Shame

We grew up in a small town in East India. Various influences congregated to teach us how to live. What to do and not do. Especially in public. What might people think? From what to wear, how to sit, nay how to converse, there was a right and wrong for everything. Carrying your own food around, opening it in public display and eating it would have been heresy. Quarantine? No, far worse, sent to the gallows without a trial. Little wonder then that we grew up laughing at my mother. The poor thing carried her food everywhere she went. Madness, I say.

Living in society exerts various gravitational pulls on you. Gravitating to what is cool is certainly preferred. Mixed with urban legends, this forms a deadly cocktail of how to live life. Social pressure, especially from peers is oftentimes insurmountable. Eat just this one, or drink just this one. I would not be caught dead without sunscreen. Use this shampoo or soap. Drink from the elixir of life. It will change your innards. We are happy to pick up any new trick or fad or shortcut to success. Yet, we run shy of carrying our own food around. What would people think?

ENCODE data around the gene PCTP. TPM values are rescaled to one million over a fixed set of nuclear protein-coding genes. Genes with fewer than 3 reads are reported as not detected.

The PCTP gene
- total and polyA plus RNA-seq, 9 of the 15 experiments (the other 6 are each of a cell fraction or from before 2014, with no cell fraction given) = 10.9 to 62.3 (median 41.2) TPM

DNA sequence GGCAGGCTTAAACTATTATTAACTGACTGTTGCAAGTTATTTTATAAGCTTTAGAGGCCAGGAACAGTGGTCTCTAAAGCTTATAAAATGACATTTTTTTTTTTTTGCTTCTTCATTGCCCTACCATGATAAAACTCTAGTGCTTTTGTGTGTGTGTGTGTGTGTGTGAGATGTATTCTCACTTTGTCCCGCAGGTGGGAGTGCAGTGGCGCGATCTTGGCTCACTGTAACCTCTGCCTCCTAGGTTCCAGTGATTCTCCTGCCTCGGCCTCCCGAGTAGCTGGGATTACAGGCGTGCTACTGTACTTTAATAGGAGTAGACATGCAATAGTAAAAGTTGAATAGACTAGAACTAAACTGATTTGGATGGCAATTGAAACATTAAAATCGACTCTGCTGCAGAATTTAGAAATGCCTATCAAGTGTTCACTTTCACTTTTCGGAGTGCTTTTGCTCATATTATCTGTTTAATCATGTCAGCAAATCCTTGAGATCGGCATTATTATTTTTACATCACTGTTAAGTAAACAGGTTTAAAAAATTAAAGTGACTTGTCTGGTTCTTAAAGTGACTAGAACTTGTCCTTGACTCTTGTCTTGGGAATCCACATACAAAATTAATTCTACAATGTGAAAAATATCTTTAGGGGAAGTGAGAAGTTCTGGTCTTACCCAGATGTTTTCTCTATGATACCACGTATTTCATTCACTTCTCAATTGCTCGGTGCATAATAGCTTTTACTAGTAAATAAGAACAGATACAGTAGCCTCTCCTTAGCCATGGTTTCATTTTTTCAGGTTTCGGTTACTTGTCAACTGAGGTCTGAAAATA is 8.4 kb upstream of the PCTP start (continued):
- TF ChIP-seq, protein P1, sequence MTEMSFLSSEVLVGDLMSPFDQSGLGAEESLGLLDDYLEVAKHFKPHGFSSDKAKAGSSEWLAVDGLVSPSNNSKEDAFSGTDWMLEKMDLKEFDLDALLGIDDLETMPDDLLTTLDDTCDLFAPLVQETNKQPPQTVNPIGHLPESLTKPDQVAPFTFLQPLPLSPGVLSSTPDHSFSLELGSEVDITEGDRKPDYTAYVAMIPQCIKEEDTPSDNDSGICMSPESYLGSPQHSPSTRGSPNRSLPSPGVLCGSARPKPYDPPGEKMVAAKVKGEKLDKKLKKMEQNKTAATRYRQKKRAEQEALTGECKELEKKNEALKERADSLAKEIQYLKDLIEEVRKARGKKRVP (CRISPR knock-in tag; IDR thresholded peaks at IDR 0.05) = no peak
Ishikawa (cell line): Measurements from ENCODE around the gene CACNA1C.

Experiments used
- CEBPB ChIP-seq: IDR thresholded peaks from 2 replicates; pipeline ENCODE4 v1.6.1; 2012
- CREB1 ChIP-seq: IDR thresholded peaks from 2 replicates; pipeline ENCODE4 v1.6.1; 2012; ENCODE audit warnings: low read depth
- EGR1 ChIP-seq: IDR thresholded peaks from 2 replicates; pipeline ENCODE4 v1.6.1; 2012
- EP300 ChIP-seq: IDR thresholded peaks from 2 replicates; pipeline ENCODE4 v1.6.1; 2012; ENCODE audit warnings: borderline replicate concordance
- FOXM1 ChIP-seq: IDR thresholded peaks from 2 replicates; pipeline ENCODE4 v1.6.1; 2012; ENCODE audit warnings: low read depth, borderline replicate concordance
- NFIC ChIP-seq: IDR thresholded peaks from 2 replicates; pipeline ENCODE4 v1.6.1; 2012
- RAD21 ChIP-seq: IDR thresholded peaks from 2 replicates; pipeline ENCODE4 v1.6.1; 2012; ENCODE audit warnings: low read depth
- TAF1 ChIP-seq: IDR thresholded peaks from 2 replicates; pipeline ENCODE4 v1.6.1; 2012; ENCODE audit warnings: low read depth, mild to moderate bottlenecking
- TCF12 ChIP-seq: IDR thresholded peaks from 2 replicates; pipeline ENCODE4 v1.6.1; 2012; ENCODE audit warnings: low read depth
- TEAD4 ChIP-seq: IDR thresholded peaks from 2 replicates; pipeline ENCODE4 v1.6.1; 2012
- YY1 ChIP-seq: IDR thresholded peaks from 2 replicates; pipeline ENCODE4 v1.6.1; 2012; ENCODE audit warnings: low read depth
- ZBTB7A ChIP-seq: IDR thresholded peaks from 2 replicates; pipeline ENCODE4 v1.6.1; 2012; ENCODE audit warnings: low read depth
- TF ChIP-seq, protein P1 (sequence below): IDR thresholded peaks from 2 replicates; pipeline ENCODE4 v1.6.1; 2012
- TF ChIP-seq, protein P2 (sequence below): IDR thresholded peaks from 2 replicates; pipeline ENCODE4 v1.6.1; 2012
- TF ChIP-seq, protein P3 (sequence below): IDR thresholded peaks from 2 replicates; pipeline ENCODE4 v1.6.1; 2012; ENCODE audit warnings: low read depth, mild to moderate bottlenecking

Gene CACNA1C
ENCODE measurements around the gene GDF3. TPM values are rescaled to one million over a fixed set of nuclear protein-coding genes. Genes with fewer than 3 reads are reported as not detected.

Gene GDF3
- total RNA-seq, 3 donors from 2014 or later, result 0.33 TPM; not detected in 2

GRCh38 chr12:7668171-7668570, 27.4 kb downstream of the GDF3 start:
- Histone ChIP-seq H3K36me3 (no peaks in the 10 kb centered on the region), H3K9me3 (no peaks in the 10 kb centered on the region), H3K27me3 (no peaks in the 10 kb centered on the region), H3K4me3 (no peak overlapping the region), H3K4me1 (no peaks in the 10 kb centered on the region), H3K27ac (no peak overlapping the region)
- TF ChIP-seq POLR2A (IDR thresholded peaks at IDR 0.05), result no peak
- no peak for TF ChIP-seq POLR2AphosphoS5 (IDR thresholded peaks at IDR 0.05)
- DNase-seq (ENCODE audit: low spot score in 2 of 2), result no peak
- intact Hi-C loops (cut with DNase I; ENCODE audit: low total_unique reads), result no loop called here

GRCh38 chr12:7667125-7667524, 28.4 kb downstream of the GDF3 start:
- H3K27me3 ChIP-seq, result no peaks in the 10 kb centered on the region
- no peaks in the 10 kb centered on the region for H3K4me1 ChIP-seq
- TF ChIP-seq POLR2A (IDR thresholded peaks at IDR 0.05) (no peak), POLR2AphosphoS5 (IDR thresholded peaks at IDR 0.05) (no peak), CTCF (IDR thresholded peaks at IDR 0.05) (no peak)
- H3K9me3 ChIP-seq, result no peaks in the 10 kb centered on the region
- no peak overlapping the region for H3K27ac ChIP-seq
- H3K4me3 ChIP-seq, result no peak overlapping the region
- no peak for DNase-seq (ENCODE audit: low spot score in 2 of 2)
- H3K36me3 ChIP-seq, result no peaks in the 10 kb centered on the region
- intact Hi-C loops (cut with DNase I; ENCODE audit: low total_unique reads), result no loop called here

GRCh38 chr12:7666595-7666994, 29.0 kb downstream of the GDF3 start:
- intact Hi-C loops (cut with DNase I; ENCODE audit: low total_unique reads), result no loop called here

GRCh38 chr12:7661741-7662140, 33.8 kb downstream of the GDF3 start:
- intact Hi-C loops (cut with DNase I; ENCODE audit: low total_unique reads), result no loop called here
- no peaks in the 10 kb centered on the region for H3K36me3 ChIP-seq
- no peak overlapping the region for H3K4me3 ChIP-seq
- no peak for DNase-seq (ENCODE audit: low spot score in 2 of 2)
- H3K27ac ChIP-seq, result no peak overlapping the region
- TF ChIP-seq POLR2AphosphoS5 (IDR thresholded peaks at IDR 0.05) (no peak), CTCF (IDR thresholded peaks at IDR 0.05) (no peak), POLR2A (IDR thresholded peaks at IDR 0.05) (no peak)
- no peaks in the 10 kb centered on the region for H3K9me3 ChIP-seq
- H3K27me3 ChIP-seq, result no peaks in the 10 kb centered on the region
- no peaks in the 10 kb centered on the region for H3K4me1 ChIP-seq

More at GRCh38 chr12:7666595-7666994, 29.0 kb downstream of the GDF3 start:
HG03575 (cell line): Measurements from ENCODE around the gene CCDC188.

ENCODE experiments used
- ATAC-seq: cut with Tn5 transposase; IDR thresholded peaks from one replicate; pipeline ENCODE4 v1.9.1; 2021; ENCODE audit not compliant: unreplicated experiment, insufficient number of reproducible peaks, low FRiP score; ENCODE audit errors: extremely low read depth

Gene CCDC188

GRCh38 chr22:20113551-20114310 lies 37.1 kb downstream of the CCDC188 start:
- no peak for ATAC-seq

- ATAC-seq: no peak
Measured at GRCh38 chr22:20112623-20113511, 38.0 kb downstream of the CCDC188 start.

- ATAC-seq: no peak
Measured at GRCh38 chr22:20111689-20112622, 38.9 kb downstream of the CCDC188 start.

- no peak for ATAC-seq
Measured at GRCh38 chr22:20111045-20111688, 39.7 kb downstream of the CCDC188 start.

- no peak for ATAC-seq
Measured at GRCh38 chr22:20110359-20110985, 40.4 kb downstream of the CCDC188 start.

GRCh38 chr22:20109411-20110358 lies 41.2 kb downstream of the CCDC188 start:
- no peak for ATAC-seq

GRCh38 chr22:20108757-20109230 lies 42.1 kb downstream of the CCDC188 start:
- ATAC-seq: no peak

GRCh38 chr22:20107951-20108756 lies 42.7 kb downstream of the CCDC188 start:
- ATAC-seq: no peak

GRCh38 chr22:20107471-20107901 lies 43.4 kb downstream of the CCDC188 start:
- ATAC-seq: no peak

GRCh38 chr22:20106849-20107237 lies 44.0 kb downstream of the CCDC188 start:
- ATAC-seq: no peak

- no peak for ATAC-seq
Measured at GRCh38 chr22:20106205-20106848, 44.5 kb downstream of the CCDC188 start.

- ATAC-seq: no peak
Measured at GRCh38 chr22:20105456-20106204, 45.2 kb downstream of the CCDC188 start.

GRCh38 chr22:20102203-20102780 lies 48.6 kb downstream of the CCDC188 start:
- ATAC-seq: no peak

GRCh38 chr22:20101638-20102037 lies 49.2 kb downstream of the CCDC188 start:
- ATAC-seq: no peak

I would rate myself as excessively conscious. Thankfully it is in the past. One day, with alarming alacrity, the penny dropped. Choosing between being healthy and what my neighbour on my flight might think was not really a choice. Politely telling people that I have already eaten at five p.m. and no I won’t really be eating that second dinner, is actually kosher. Soon your reputation precedes you, much like Mr Bond. I no longer laugh at my mother. She was wise before her time. Yes, I do carry my own food around. Beats having to eat airline food soaked in salt.